Rochester Castle was one of the first English castles to be rebuilt in stone. It is located on Medway River, a few miles upstream from nearby Upnor Castle.
It stands alongside Rochester Cathedral, which at times is referred to as its twin. There had been a Roman fort in the area although there is now little evidence of these original buildings.
Today what remains is one of the best-preserved and grandest examples of Norman castles in the British Isles.
It measures one hundred and thirteen feet in height, seventy feet square and its walls are 12 feet thick in places. Construction began in 1087.
It was one of Willam the Conqueror’s finest architects, Bishop Gundulf, responsible for much of the original construction. Custody was given to the Archbishop of Canterbury by Henry I in 1127.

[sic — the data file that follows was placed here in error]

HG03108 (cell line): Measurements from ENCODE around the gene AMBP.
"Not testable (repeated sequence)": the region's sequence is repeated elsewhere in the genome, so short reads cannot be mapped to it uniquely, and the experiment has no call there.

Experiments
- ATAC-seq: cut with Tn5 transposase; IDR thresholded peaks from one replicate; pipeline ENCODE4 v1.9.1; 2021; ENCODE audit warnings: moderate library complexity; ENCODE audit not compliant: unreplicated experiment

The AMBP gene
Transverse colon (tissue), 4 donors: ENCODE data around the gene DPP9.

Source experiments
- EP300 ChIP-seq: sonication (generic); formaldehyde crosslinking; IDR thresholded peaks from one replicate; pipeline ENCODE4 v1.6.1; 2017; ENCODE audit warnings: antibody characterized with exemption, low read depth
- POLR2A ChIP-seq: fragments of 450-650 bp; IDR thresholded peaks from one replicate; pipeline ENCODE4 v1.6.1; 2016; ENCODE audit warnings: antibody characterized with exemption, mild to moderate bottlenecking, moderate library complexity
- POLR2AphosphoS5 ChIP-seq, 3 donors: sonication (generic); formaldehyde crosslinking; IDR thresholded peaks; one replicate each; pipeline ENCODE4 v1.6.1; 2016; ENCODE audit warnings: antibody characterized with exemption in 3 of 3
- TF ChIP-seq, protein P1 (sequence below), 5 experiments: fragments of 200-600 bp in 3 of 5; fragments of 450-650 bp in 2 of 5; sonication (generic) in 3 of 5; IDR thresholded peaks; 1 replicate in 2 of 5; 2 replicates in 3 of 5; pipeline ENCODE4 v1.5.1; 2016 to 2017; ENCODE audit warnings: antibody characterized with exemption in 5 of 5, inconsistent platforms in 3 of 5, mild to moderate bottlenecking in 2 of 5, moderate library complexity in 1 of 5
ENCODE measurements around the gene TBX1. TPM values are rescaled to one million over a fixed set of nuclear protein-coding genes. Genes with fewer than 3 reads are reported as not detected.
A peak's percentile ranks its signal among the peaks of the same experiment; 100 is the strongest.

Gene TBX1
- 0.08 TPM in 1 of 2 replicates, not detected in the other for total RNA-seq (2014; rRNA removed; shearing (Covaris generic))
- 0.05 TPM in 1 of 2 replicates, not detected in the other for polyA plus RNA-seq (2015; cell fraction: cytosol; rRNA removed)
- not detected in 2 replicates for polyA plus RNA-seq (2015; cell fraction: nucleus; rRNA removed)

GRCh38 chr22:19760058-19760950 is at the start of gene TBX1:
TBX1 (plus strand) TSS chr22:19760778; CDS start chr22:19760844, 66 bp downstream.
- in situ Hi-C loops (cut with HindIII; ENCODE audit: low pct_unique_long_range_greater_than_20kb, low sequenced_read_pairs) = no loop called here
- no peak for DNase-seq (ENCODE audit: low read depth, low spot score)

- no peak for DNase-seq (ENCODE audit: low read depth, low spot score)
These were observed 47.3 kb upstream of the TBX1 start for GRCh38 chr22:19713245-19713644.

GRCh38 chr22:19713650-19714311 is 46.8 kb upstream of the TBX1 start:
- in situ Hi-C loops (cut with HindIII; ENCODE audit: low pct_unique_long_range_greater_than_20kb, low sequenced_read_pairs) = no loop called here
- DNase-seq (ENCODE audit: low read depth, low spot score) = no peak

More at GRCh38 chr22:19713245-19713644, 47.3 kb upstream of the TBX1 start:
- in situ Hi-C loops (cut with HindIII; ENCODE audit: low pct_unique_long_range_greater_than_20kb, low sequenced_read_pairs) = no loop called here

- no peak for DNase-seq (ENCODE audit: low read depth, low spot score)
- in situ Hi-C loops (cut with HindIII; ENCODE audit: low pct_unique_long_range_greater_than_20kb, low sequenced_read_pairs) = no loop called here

The castle has been besieged at least three times. In the early thirteenth century, King John attacked the castle causing extensive damage to the south corner of the castle. That section later collapsed. The corner was rebuilt with a cylindrical style and was further protected by the addition of a drum tower.
In 1264, further destruction occurred, and was not repaired for more than a century. During that time, a general neglect existed and Rochester Castle began to deteriorate. Edward III undertook a major rebuilding and restoration programme. By 1400, Rochester Castle was once again in working order.
Again, by the 17th century, Rochester Castle was suffering from neglect. The keep had been burned out and the site was being used as a quarry for building materials. In 1870, the grounds were leased to the city and turned into a public park.
The castle’s preservation and its exemplary architecture will help this castle to find its way onto the lists of many castle enthusiasts. The city of Rochester has shown itself proud of its heritage, and its twins.
Opening times, admission charges and further information about Rochester Castle are available from English Heritage.